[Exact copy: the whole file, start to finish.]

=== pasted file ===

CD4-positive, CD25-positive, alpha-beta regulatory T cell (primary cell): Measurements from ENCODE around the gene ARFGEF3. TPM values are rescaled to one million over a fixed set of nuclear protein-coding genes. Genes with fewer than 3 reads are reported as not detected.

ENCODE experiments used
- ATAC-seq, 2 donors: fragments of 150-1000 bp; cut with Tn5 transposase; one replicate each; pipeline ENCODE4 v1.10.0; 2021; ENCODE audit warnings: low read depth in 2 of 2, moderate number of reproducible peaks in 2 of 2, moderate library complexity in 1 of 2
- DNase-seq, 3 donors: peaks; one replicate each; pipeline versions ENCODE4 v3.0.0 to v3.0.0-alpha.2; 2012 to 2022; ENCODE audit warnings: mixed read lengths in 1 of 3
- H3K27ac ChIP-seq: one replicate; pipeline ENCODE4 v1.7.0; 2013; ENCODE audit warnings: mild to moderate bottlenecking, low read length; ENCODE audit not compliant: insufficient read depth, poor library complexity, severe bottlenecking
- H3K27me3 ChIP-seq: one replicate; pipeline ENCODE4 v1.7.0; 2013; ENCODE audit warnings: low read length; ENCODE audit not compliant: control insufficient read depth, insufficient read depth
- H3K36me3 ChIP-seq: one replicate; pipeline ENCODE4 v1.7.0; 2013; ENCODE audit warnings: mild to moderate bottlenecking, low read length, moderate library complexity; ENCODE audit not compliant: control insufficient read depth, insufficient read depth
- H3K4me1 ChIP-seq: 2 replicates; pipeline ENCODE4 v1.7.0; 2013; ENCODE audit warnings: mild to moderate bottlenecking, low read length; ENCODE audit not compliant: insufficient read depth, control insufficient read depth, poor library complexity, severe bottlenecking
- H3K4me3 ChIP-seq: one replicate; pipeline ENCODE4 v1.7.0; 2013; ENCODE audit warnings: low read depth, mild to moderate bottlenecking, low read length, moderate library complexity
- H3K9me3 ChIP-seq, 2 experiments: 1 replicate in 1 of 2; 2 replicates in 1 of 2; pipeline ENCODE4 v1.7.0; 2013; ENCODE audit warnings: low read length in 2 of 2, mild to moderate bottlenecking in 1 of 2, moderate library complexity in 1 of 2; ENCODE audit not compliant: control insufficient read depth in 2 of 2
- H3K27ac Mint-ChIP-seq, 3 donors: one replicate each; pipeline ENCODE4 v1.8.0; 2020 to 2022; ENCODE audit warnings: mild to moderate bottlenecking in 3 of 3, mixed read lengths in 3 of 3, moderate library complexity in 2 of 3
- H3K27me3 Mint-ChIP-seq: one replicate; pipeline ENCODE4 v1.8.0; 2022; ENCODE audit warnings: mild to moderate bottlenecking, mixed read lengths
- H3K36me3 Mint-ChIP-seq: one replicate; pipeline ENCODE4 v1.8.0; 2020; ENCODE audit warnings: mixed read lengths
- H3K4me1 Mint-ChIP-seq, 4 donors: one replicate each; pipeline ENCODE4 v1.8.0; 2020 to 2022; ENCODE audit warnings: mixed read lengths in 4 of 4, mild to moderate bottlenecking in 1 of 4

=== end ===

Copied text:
CD4-positive, CD25-positive, alpha-beta regulatory T cell (primary cell): Measurements from ENCODE around the gene ARFGEF3. TPM values are rescaled to one million over a fixed set of nuclear protein-coding genes. Genes with fewer than 3 reads are reported as not detected.

ENCODE experiments used
- ATAC-seq, 2 donors: fragments of 150-1000 bp; cut with Tn5 transposase; one replicate each; pipeline ENCODE4 v1.10.0; 2021; ENCODE audit warnings: low read depth in 2 of 2, moderate number of reproducible peaks in 2 of 2, moderate library complexity in 1 of 2
- DNase-seq, 3 donors: peaks; one replicate each; pipeline versions ENCODE4 v3.0.0 to v3.0.0-alpha.2; 2012 to 2022; ENCODE audit warnings: mixed read lengths in 1 of 3
- H3K27ac ChIP-seq: one replicate; pipeline ENCODE4 v1.7.0; 2013; ENCODE audit warnings: mild to moderate bottlenecking, low read length; ENCODE audit not compliant: insufficient read depth, poor library complexity, severe bottlenecking
- H3K27me3 ChIP-seq: one replicate; pipeline ENCODE4 v1.7.0; 2013; ENCODE audit warnings: low read length; ENCODE audit not compliant: control insufficient read depth, insufficient read depth
- H3K36me3 ChIP-seq: one replicate; pipeline ENCODE4 v1.7.0; 2013; ENCODE audit warnings: mild to moderate bottlenecking, low read length, moderate library complexity; ENCODE audit not compliant: control insufficient read depth, insufficient read depth
- H3K4me1 ChIP-seq: 2 replicates; pipeline ENCODE4 v1.7.0; 2013; ENCODE audit warnings: mild to moderate bottlenecking, low read length; ENCODE audit not compliant: insufficient read depth, control insufficient read depth, poor library complexity, severe bottlenecking
- H3K4me3 ChIP-seq: one replicate; pipeline ENCODE4 v1.7.0; 2013; ENCODE audit warnings: low read depth, mild to moderate bottlenecking, low read length, moderate library complexity
- H3K9me3 ChIP-seq, 2 experiments: 1 replicate in 1 of 2; 2 replicates in 1 of 2; pipeline ENCODE4 v1.7.0; 2013; ENCODE audit warnings: low read length in 2 of 2, mild to moderate bottlenecking in 1 of 2, moderate library complexity in 1 of 2; ENCODE audit not compliant: control insufficient read depth in 2 of 2
- H3K27ac Mint-ChIP-seq, 3 donors: one replicate each; pipeline ENCODE4 v1.8.0; 2020 to 2022; ENCODE audit warnings: mild to moderate bottlenecking in 3 of 3, mixed read lengths in 3 of 3, moderate library complexity in 2 of 3
- H3K27me3 Mint-ChIP-seq: one replicate; pipeline ENCODE4 v1.8.0; 2022; ENCODE audit warnings: mild to moderate bottlenecking, mixed read lengths
- H3K36me3 Mint-ChIP-seq: one replicate; pipeline ENCODE4 v1.8.0; 2020; ENCODE audit warnings: mixed read lengths
- H3K4me1 Mint-ChIP-seq, 4 donors: one replicate each; pipeline ENCODE4 v1.8.0; 2020 to 2022; ENCODE audit warnings: mixed read lengths in 4 of 4, mild to moderate bottlenecking in 1 of 4